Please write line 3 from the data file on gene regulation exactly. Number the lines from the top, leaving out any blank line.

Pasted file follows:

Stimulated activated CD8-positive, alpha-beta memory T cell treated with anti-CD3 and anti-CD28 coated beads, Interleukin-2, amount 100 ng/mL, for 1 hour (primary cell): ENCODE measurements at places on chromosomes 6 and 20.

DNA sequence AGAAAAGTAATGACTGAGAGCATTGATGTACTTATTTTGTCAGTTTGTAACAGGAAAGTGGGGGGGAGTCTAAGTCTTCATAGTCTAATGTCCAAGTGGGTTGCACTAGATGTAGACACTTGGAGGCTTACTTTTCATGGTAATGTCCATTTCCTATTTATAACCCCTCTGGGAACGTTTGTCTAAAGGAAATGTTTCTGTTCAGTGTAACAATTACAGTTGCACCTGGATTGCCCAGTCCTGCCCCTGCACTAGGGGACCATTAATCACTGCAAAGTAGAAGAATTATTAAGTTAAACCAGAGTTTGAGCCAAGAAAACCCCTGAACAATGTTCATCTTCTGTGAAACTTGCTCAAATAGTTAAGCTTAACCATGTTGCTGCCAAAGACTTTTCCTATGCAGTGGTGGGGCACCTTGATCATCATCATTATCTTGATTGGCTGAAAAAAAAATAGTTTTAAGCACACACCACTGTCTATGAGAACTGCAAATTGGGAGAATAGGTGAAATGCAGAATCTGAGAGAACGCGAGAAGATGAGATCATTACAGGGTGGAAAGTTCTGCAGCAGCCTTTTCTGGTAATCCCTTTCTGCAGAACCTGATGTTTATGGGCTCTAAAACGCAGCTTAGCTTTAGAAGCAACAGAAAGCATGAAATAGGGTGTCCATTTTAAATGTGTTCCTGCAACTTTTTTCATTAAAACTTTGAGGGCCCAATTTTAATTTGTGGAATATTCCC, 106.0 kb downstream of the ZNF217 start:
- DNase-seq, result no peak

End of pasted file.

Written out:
- DNase-seq, result no peak